William Carey

A commemorative postage stamp on the British missionary, William Carey :

1364 William Carey & Serampore College [India stamp 1993]Issued by India

Issued on Jan 9, 1993

Issued for : The Department of Posts is privileged to issue a stamp on Dr. William Carey, who adopted India as his country and strived to serve her people.

Picture : The stamp design depicts Dr. William Carey’s portrait at his writing desk, against the backdrop of Serampore College.

Stamp Design : Shanka Samanta

Type : Stamp, Postal Used

Watermark : No

Colour : Multi Colour

Denomination : 600 Paise

Overall Size : 3.91 X 2.90 cms.

Printing Size : 3.55 X 2.54 cms.

Perforation : 13 x 13

Paper : Imported unwatermarked gravure coated gummed stamp paper in sheets 50.8 x 53.5 cms.

Number Printed : 1.0 million in sheets of 35

Printed : India Security Press

Printing Process : Photogravure

Name : William Carey

Born on Aug 17, 1761 at Paulerspury, England

Died on Jun 9, 1834 at Serampore, Hooghly district, West Bengal, India

About : 

  • Dr. William Carey, a cobbler-turned missionary, is called the Father of Modern Missions. His life’s motto was, EXPECT GREAT THINGS FROM GOD, ATTEMPT GREAT THINGS FOR GOD. His 41 years continuous stay in India, ever since de-embarking on 11th November 1793 at Calcutta, till his death on 9th June 1834 is a testimony to this simple faith.
  • William Carey was born on 17th August 1761 in England. Though he studied only upto 8th Standard his achievements in academic, social and spiritual fields far exceed the work of many Ph. Ds put together. He offered himself as a missionary on 9th January 1793.
  • The very first obstacle to his work as a missionary in India was the East India Company which hated Missionaries and was hostile to them. He had to take shelter in the Dutch colony of Serampore. The death of his first wife in 1781 and second wife in 1821, and later of his two beloved sons, coupled with the deep poverty due to total refusal by the East India Company to remit money from England, put him in great difficulty forcing him to work as a mason many a time and as an indigo planter later. The terrible fire which destroyed his major translation work, the repeated attacks of Malaria and Cholera are some or the examples of the refining fire. In the midst of such circumstances any normal human-being would give up and return to a much more comfortable life in England. William Carey worked hard. Some of the contributions of his life’s labour were the starting of 100 rural schools encouraging girls’ education which swelled to 900. He also compiled dictionaries of Sanskrit, Bengali, Marathi, Telugu which are still accepted as authorities. He wrote grammars of Marathi, Sanskrit, Panjabi, Telugu and Bhutanese and translated the Bible in 34 languages including Pashto. In addition he translated the Ramayana and Mahabharata to Bengali, and started Serampore College, the only institution imparting high academic education and theological teaching under the same roof. He started the Horticulture Society of India which has provided a wide variety of plants to the country, laid the foundation of the Botanical Gardens in Calcutta. He also started the Weekly THE FRIEND OF INDIA which later has amalgamated with THE STATESMAN in 1875 and the first Indian Newspaper “SAMACHAR DARPAN was printed by him from 1818. He took up the crusade against the burning of widows and was joined by Dr. Raja Ram Mohan Roy culminating in the successful banning of “SATI” in 1829. In addition to all this, he introduced the concept of Savings Bank to help the poor farmers get financial assistance.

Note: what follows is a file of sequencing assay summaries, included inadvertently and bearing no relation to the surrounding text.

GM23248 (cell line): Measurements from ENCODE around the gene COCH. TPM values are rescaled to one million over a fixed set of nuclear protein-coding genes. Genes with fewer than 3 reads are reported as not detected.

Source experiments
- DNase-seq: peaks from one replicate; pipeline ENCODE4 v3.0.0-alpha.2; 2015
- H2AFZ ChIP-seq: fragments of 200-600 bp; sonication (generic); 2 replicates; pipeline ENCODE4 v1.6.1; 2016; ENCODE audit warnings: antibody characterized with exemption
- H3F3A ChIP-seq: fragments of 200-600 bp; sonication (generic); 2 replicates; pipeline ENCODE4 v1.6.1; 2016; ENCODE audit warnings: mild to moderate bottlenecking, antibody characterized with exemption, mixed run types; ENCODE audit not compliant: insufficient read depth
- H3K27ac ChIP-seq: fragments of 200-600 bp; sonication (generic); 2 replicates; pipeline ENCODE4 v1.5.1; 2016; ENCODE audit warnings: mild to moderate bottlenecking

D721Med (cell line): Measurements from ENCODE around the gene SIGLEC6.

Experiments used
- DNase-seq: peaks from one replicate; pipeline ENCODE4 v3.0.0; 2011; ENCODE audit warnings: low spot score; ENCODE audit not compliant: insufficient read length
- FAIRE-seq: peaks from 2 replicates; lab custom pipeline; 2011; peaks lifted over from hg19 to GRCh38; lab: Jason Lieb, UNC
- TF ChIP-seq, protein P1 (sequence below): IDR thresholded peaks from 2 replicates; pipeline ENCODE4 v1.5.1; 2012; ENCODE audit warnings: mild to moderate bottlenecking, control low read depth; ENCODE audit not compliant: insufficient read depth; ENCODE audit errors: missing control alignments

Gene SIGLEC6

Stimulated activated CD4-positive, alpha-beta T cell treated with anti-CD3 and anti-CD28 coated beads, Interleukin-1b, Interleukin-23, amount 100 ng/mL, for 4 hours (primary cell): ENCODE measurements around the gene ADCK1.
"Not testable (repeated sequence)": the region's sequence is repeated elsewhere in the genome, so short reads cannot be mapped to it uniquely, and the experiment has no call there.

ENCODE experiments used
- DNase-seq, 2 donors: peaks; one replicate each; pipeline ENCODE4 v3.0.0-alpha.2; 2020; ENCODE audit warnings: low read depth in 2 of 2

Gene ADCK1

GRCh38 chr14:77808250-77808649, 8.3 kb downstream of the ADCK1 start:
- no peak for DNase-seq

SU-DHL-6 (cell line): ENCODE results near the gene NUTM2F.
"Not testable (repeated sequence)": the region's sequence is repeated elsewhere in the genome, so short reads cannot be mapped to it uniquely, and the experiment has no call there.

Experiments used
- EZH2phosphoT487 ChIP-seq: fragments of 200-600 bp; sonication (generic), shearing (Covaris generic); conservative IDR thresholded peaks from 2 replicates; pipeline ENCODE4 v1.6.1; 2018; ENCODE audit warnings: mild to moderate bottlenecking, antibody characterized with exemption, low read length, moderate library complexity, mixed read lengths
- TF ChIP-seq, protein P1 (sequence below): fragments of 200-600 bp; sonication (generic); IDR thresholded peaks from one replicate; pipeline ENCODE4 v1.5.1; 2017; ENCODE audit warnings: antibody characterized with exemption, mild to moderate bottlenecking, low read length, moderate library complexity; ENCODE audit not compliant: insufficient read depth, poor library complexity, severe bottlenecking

• Text: William Carey Bicentenary Celebrations Committee.

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